“South Africa’s post-apartheid state, despite nationalising all mineral resources, has failed to ensure that the benefits of mining accrue to the historically excluded Black population and to local communities where the industry’s operations occur,” said Sonwabile Mnwana of the Department of Sociology and Anthropology at the University of Fort Hare. “Benefits of mining for local communities and the rural poor, in general, are miniscule. Mining has led to land dispossession and loss of livelihoods on the platinum belt. In communal areas, local residents who are also customary land rights holders, have no right to withhold consent for mining or other development.”
STIAS visiting scholar Sonwabile Mnwana during his seminar on 1 October 2019
Mnwana’s project specifically explores the distributive struggles in the platinum-rich traditional authority areas in South Africa’s North West province but he hopes that the work can contribute to global debates on state-driven distributive measures and limited grassroots benefits from Africa’s mineral resources. Mnwana has been involved with this ethnographic research for about 12 years beginning with his PhD work. This work will result in a book.
“The role of the mining industry at a local level has so far received limited empirical focus,” he said. “This is ironic because mining positions itself as an agent of local development through its social corporate investment programmes. There has also not been a detailed focus on how the poor themselves imagine distribution and development. Most studies limit the ‘voice’ of the poor. This study seeks to contribute towards addressing this impasse by a detailed analysis of the rural-based platinum industry.”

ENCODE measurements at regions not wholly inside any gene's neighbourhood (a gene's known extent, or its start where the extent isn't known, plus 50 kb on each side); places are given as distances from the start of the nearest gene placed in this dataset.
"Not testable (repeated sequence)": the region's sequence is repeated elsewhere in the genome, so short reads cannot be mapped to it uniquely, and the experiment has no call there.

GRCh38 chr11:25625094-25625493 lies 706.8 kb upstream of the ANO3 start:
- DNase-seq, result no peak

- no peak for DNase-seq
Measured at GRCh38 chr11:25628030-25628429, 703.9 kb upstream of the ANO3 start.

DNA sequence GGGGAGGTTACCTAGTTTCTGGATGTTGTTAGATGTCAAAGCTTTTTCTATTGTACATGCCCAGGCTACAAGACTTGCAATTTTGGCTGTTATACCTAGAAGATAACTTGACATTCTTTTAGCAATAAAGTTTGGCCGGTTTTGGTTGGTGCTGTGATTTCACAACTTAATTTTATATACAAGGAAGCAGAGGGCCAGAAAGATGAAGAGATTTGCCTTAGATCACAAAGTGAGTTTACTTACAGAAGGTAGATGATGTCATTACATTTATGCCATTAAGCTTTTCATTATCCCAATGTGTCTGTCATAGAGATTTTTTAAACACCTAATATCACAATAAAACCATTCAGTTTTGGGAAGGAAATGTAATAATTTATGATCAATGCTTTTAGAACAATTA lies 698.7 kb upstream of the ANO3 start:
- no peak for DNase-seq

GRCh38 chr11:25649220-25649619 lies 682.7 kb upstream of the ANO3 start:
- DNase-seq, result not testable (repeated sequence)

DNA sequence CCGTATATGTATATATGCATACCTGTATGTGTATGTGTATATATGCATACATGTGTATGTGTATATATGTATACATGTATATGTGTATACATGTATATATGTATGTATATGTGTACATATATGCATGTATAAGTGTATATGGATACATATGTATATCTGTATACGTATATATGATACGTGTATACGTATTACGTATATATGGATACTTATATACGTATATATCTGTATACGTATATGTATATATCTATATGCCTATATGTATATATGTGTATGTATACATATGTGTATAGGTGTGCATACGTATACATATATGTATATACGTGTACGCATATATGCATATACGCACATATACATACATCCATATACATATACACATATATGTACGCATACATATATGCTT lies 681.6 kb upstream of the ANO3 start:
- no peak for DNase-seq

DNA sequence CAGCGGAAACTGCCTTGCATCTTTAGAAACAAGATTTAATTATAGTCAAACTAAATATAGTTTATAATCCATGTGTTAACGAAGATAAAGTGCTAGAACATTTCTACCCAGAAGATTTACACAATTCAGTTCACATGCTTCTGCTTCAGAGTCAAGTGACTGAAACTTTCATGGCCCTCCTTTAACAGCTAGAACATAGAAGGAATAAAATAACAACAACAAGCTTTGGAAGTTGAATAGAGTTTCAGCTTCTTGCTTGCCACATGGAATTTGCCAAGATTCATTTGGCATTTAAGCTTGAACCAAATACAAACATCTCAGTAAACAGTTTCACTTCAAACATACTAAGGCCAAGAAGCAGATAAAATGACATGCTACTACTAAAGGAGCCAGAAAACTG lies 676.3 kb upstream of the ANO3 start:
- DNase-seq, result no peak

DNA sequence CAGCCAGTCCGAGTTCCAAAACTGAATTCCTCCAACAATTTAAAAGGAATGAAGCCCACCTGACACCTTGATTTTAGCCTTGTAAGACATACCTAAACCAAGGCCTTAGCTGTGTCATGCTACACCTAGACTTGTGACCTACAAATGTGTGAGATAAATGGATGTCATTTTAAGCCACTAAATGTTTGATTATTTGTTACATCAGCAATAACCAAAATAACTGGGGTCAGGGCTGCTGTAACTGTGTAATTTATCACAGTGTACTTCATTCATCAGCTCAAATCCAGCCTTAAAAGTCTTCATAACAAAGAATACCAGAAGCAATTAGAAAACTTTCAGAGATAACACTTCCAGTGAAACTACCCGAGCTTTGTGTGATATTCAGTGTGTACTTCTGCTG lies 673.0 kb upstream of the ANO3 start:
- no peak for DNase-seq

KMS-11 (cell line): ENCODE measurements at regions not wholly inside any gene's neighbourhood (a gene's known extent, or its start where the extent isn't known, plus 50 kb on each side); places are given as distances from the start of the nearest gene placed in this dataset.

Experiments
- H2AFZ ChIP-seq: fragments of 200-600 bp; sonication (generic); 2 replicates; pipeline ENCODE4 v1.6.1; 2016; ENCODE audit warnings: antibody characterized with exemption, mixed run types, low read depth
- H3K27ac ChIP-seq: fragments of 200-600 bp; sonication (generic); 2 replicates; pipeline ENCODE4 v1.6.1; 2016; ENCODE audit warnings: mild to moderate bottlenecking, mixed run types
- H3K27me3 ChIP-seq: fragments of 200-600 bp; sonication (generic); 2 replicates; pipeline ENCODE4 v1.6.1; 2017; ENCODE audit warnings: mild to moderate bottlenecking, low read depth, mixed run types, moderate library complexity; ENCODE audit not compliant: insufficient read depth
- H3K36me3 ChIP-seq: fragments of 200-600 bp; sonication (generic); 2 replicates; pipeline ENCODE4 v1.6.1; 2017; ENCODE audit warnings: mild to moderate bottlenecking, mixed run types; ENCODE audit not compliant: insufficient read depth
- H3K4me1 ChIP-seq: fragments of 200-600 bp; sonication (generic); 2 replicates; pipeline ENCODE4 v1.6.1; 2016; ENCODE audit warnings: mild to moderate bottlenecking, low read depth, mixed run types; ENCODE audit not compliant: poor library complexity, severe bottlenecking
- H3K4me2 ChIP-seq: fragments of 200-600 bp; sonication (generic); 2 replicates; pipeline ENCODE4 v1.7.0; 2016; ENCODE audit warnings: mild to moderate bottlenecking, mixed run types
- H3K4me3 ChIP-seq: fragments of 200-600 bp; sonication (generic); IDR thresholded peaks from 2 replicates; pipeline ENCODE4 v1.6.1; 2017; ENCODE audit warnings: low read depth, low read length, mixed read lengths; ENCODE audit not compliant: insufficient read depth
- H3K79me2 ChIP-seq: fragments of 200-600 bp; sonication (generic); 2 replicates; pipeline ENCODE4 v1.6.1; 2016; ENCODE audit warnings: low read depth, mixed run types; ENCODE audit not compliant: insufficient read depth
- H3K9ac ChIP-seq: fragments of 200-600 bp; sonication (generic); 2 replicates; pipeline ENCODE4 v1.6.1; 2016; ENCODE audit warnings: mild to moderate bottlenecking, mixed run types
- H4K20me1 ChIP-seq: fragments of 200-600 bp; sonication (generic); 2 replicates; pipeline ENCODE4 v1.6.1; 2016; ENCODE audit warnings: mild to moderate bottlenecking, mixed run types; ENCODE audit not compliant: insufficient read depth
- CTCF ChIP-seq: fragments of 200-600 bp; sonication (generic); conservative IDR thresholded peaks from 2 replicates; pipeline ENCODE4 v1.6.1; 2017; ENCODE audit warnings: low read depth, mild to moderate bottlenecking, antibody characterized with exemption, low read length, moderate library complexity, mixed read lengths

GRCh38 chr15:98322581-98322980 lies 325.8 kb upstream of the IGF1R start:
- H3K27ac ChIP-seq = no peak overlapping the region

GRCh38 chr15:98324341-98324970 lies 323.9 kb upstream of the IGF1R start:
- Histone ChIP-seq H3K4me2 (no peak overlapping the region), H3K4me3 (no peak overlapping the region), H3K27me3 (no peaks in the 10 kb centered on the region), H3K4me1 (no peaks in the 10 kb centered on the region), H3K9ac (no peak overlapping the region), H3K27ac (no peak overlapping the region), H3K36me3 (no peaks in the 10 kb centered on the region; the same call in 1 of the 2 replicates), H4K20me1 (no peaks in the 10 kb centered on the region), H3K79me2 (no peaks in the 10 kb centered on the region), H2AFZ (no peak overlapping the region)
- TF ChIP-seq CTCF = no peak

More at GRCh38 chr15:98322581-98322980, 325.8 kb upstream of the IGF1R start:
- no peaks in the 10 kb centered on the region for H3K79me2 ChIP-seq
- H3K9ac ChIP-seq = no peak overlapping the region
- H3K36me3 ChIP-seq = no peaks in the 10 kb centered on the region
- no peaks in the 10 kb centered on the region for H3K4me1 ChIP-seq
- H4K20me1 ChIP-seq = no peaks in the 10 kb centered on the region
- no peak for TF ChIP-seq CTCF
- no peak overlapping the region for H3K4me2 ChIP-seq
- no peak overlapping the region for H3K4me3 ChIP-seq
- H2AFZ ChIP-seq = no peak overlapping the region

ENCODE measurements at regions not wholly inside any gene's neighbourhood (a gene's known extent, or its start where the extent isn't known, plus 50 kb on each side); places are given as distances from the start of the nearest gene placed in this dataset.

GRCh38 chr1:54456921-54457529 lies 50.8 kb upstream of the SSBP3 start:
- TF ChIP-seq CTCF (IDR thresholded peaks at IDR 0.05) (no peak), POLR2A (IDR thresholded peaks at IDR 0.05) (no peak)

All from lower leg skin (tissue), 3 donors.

“The rapid expansion of mining into the former ‘homeland’ areas, over the past two decades, has produced new struggles in rural South Africa,” he said. “The dwindling of gold meant that platinum mining has expanded and risen in value – it’s the biggest mining frontier.”
“What is unique about this area is that most of these mining projects are on communal land under tribal chiefs – land that used to fall under the former homeland,” he added. “More and more land that used to be farmland is disappearing under the mine dumps. You often see village cattle foraging along the fences.”
But the ‘fight’ for land in this area has a long history. When the Dutch settlers arrived they encountered a dry terrain and small, very spread out groups of mostly Tswana people who were easily defeated by settlers with guns. Land was demarcated into farms and parcelled off to white owners.
“By the late 1880s many Africans were living on white-owned farms as tenants and sharecroppers,” said Mnwana.
But some did enter the colonial land market as owners “usually via white intermediaries and at great risk of losing their purchase”.
These land purchases had to be registered in the name of a tribal unit under a chief. The buying process was difficult because many were neither numerate nor literate and had to depend on missionaries and others. Swindling was not uncommon, state officials were not sympathetic to African buyers and the purchases often took years.
“Mineral rights were also separated from surface rights. So mineral rights were not sold to Africans in most cases,” said Mnwana.